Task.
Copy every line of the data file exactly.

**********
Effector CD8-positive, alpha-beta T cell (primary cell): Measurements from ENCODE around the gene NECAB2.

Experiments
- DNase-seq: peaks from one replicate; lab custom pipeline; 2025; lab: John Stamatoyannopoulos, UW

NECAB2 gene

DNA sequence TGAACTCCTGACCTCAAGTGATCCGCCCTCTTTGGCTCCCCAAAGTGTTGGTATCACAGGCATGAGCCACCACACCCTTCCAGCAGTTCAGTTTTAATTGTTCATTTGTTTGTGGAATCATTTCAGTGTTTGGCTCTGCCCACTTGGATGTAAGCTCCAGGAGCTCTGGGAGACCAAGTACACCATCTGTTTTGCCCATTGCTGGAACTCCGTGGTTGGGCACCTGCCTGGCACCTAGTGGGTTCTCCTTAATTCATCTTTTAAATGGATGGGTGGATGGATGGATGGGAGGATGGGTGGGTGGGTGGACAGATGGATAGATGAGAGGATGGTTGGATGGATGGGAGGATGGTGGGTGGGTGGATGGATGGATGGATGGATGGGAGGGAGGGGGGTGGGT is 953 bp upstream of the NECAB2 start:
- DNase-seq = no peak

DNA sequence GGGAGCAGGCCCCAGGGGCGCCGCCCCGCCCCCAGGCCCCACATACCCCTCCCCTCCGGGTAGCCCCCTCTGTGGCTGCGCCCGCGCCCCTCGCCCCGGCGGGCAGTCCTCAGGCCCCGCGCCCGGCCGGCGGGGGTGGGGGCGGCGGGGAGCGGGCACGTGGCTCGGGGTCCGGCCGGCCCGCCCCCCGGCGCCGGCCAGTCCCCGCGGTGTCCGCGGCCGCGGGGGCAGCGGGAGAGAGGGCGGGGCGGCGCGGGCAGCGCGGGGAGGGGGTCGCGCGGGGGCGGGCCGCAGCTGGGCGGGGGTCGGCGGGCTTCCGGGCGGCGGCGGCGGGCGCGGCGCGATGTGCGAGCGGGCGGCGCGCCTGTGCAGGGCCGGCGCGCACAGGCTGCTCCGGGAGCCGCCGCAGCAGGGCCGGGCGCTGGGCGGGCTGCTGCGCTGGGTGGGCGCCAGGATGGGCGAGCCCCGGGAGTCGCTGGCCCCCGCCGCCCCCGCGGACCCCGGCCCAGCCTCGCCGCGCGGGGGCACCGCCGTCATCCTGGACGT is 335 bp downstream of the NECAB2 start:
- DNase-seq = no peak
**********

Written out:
Effector CD8-positive, alpha-beta T cell (primary cell): Measurements from ENCODE around the gene NECAB2.

Experiments
- DNase-seq: peaks from one replicate; lab custom pipeline; 2025; lab: John Stamatoyannopoulos, UW

NECAB2 gene

DNA sequence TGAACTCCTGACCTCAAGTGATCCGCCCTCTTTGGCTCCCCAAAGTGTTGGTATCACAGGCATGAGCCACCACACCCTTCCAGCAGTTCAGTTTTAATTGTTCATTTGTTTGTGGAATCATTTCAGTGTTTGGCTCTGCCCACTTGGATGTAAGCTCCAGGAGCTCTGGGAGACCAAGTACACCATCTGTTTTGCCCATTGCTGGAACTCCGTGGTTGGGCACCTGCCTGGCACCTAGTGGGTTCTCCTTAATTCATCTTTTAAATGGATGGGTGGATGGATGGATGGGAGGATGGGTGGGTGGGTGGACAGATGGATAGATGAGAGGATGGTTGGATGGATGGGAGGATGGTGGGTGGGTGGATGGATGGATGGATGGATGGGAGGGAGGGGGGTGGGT is 953 bp upstream of the NECAB2 start:
- DNase-seq = no peak

DNA sequence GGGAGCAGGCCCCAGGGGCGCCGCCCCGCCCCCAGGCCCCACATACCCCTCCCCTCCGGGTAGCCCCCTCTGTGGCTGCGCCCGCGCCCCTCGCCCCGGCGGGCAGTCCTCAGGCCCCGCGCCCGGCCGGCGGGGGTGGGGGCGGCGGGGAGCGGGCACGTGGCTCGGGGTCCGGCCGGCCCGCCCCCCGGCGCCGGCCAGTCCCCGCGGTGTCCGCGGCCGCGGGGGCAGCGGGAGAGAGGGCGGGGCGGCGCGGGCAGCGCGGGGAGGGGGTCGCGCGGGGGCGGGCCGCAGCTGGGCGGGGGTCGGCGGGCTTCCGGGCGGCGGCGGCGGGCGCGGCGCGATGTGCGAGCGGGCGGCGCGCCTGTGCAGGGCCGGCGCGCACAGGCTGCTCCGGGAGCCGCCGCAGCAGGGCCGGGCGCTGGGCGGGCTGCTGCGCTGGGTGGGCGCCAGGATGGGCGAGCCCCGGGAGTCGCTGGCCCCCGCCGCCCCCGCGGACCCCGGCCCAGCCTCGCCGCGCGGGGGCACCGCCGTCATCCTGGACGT is 335 bp downstream of the NECAB2 start:
- DNase-seq = no peak